The better question ought to be: Is Dulce Candy Mexican-American enough? Which the answer to this would be an absolute “yes”. Why is this the better question to ask? Dulce Candy emigrated to the United States at the age of 5 or 6 depending where you read; she’s essentially grown up in the United States all her life. So though her nationality may be Mexican, culturally she’s a mix of American and Mexican culture. Her less than perfect Spanish as well as rejection from some in the Latino/Mexican community for said lack of fluent Spanish is proof of how cultural duality shapes Latinos and how the rigid perception of what is considered Latino enough, which seems to exclude this duality sans español or limited español, causes division and isolation within our community-something that should not be because in unity and tolerance lies our strength.
About two weeks ago Dulce Candy was shamed by some of her fan base (which consists of a majority of Latinos) for not only not speaking Spanish in a Spanish TV network interview but perfect Spanish and accused of not being Latino enough. So intense was the reaction that I was motivated to return to blogging and talk about what constitutes being Latino enough and how the term Latino has evolved and will continue to evolve.
The term Latino has evolved to mean more than just speaking fluent Spanish only people’s perception, even Latinos’, of what it means to be Latino hasn’t and neither has the percepton of brands, mainstream media, Hollywood, etc. In 2016 being Latino has come to mean many things. Considering that about 64% of Latinos are born in the United States being Latino means or should mean what ever you want it to mean. But the constant that never changes is that being Hispano-Americano essentially means how well you integrated American and Latino culture into your sphere of life and how much Spanish this equation has is completely up to the individual. Sometimes this equation includes perfect Spanish, less than perfect Spanish, broken Spanish, or no Spanish. The degree of fluency in Spanish should not make a Latino any less Latino. Simply speaking Spanish isn’t the sole determinant of how Latino one is if that were so then anyone could be considered Latino by virtue of solely speaking Spanish! Being Latino is a matter of growing up in the culture and yes, language is a big part of any culture, but I can understand how living in two cultures where one lives a majority of the time in an English speaking sphere may cause one to forget some or even all of Spanish. It is only by conscious effort, of placing importance into all cultural aspects of Latino culture, that a Latino comes to dominate both Spanish and English and establishes common ground with people of both worlds. This is where Dulce Candy’s criticism stems from since her lack of Spanish fluency implicitly means that she maybe didn’t place enough importance in maintaining such a massively important cultural aspect that is the common thread that links all Latinos from all countries and all generations. Language very much keeps a culture alive from generation to generation and in Dulce Candy choosing not to maintain her Spanish fluency a huge part of her culture ceases to exist.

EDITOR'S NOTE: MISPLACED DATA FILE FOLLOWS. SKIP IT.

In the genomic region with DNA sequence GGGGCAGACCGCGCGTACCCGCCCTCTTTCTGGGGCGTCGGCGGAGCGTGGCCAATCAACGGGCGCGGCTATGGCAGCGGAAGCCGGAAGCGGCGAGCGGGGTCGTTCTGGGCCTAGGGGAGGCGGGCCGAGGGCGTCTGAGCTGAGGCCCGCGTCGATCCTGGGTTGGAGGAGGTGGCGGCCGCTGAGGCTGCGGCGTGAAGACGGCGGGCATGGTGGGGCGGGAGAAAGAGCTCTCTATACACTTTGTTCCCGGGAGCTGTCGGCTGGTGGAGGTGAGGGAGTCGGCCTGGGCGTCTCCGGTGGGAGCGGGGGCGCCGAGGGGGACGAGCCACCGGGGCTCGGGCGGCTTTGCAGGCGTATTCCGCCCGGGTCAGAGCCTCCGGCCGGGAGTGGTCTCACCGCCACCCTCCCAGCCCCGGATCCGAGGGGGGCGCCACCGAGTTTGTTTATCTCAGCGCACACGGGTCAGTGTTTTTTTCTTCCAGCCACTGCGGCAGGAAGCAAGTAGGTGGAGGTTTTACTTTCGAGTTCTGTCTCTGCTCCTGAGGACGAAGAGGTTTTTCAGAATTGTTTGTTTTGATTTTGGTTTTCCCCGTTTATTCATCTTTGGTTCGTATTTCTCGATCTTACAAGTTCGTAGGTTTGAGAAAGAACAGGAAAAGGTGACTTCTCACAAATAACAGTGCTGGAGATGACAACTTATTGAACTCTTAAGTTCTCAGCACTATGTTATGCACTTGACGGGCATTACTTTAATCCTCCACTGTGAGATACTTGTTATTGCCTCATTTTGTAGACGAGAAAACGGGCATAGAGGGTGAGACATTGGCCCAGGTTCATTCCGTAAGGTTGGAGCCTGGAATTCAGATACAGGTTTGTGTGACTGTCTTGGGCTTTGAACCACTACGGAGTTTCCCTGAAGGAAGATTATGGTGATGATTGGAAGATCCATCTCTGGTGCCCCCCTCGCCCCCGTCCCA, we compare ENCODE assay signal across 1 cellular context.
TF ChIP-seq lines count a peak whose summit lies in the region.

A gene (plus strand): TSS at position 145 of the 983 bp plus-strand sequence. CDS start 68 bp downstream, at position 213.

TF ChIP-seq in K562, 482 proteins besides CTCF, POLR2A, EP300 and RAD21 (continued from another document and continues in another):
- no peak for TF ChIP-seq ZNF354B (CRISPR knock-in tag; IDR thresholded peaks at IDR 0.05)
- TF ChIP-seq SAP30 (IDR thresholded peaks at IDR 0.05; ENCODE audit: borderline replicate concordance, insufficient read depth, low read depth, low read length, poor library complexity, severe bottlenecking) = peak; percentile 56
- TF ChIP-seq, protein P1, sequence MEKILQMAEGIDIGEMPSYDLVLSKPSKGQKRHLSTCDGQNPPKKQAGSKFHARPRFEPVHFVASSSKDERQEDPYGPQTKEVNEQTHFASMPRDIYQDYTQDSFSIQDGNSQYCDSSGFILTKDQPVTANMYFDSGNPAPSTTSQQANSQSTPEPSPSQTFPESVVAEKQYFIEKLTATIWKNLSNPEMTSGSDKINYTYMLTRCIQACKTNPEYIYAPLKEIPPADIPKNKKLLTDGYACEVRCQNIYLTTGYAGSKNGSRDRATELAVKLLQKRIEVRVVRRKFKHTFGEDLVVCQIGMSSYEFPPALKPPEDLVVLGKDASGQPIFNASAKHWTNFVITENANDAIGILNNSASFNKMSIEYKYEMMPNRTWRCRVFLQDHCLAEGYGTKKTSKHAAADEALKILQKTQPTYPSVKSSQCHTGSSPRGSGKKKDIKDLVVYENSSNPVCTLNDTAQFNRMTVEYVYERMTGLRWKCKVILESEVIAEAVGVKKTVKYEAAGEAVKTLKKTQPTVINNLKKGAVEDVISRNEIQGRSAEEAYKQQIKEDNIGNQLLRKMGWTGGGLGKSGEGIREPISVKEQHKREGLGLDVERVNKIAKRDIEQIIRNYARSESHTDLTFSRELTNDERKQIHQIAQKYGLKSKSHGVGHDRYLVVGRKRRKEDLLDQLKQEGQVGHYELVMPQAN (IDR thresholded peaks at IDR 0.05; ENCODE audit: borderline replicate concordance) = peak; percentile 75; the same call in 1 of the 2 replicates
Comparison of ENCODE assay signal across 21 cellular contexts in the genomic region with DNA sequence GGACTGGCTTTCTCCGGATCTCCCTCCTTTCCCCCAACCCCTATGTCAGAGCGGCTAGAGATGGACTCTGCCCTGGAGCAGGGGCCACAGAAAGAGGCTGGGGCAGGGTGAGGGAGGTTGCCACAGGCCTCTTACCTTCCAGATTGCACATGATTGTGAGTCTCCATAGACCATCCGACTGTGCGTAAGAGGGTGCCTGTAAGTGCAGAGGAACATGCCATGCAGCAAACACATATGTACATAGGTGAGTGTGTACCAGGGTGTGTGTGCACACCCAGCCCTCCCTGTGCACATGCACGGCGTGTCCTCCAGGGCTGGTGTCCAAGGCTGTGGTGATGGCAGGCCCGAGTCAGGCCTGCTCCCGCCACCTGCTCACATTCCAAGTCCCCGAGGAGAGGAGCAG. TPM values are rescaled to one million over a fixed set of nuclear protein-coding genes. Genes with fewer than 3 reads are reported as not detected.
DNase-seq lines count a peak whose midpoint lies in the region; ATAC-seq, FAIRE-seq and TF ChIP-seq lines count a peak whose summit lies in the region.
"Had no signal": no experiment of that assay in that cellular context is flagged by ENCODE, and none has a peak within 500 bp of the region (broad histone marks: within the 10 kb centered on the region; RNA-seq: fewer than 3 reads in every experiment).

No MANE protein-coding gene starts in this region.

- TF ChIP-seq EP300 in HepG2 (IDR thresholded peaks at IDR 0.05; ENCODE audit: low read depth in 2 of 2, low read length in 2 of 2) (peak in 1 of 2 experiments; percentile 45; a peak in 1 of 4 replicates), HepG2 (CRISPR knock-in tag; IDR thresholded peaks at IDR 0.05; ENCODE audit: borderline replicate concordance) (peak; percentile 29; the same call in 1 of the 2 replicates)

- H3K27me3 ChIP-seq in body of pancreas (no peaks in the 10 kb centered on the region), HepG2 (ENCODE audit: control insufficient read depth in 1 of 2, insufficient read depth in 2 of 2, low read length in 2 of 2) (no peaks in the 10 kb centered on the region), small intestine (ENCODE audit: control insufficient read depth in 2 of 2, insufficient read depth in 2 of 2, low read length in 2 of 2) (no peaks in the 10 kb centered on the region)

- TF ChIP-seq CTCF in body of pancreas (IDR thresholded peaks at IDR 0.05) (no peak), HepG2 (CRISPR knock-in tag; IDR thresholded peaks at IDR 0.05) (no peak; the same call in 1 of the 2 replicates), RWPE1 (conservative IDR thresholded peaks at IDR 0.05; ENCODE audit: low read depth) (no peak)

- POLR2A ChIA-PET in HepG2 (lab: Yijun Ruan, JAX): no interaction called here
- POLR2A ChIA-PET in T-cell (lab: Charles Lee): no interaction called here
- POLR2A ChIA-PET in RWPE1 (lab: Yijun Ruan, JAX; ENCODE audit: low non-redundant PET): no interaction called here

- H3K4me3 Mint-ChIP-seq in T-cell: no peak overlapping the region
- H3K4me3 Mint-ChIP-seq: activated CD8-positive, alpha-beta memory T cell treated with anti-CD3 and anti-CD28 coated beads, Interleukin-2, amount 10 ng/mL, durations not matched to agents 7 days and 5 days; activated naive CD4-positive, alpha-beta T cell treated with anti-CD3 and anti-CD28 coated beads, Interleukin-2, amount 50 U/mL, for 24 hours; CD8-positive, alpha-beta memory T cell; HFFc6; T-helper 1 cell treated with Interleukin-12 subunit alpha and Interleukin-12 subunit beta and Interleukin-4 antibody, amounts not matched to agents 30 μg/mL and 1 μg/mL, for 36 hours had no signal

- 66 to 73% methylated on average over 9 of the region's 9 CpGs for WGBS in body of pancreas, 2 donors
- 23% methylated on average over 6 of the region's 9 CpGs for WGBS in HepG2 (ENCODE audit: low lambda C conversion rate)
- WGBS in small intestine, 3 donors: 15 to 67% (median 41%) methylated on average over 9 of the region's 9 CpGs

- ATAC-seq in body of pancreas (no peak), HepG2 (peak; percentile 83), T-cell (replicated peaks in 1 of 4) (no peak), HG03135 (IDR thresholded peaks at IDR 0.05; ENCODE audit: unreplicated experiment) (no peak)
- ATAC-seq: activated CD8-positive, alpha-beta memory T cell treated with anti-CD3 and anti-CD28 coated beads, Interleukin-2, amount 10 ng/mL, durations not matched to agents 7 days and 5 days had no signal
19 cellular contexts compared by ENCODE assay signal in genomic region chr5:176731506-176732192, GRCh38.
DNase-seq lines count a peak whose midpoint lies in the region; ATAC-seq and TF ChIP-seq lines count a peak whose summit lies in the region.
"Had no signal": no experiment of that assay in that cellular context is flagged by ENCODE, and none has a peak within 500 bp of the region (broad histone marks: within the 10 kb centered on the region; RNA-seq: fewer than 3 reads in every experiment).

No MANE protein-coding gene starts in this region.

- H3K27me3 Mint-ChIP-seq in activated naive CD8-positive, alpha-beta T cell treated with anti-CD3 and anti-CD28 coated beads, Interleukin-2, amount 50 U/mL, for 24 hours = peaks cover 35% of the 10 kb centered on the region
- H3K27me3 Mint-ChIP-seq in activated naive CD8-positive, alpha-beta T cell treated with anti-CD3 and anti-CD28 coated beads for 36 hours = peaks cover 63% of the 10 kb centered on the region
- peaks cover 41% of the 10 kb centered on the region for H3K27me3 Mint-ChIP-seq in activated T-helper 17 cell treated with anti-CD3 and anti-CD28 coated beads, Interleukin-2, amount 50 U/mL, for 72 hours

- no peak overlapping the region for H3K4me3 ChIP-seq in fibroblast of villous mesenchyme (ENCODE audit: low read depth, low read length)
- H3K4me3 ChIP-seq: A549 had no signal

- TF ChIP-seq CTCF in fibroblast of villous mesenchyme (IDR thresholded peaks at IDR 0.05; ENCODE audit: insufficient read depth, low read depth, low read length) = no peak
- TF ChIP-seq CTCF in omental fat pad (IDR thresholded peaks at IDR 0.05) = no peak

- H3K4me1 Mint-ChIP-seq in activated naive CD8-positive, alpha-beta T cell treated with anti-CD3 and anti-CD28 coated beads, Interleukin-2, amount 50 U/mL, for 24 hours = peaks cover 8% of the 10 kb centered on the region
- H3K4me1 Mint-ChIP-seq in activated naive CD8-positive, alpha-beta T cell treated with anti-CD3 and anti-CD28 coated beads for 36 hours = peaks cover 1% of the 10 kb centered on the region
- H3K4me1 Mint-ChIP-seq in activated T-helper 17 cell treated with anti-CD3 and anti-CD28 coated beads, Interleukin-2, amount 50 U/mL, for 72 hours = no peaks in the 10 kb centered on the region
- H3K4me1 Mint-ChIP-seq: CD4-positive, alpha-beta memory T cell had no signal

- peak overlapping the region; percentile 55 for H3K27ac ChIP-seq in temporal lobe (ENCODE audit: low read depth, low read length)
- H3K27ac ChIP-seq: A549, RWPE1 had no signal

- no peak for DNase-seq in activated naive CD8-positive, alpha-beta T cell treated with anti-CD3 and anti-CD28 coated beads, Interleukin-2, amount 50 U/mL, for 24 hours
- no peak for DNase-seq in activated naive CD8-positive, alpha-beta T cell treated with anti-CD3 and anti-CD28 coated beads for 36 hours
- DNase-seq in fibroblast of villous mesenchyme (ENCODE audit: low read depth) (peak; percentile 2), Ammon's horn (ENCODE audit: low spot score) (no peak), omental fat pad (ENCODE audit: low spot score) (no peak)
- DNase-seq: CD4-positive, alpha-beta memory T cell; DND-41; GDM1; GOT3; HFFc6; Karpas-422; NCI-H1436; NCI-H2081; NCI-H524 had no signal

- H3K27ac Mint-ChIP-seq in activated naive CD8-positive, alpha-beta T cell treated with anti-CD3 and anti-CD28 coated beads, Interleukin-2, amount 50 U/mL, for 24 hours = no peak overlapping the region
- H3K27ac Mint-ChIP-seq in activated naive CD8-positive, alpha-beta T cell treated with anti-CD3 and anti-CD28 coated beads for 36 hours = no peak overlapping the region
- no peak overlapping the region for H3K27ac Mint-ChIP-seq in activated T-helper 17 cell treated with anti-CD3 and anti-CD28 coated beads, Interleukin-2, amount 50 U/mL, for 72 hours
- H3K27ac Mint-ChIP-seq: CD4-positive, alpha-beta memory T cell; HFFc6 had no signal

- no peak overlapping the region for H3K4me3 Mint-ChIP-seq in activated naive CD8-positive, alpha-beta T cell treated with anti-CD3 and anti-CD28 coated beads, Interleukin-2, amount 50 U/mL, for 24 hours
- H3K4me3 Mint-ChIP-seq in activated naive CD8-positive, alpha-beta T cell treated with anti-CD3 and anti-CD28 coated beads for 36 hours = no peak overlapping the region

Going back to the original question: Is Dulce Candy Mexican enough? No, because being Mexican not only is achieved through nationality but embracing all aspects of its culture, which includes the Spanish language, and since Dulce Candy doesn’t speak fluent Spanish this disqualifies her from being labeled as pure Mexican. Is Dulce Candy Mexican-American enough? Yes, because her lack of fluent linguistic ability and cultural duality is what constitutes being Mexican-American or Latino-American in the United States in 2016.
Who Is Dulce Candy?
Dulce Candy Ruiz (née Tejada) is a Mexican-American U.S. Army veteran turned Youtube beauty/fashion blogger born in Mexico that illegally immigrated to the United States at the age of 6 with her family.
Why Should We Care About Dulce Candy?
Dulce Candy represents a microcosm of something that is happening among Latinos that no one in mainstream media is talking about but should: What does it mean to be Latino? What makes a Latino Latino enough? Is Spanish the only thing that qualifies Latinos as being Latino or is it a combination of other cultural aspects?
Dialogue about this subject should be encouraged in mainstream media to foster tolerance and empaty both among Latinos and non-Latinos.
So, in Dulce Candy’s infamous 29 minute video titled “When People Say I’m Not Mexican Enough…” she opens Pandora’s box to an avalanche of critiscm by judging all her fan base for judging her despite only a small handful of viewers writing snarky comments on her Instagram page questioning her Latino-ness. Was it a good idea to judge her fan base who essentially got her to where she is now? Not really. Was initiating dialogue about what it means to be a U.S. born Latino something that needed to be addressed? Sí. Did Dulce Candy do a good job at addressing said critiscm? Not really but I commend the effort as it was brave to place herself in such a vulnerable position.
In your video you asked your viewers to help you understand why you aren’t “worthy enough” to represent our community because of your level of Spanish. Well, this letter is to help you understand just that.
Do I think you are “worthy enough” to represent our Latino community? No. But I think you are worthy of representing the growing segment of Mexican-Americans segment or Latino cohort that are English dominant which is about 24% of the Latino population. It seems that you are fine with the fact you do not speak fluent Spanish and so am I but your inability to actually do something about improving your Spanish skills isolates you from a sizeable portion of the Latino segment. Sure, you can say that some of your fan base has rejected you because you refuse to engage them in Spanish but you have built a barrier between you and them; your desire not to simply polish up your Spanish is what isolates you.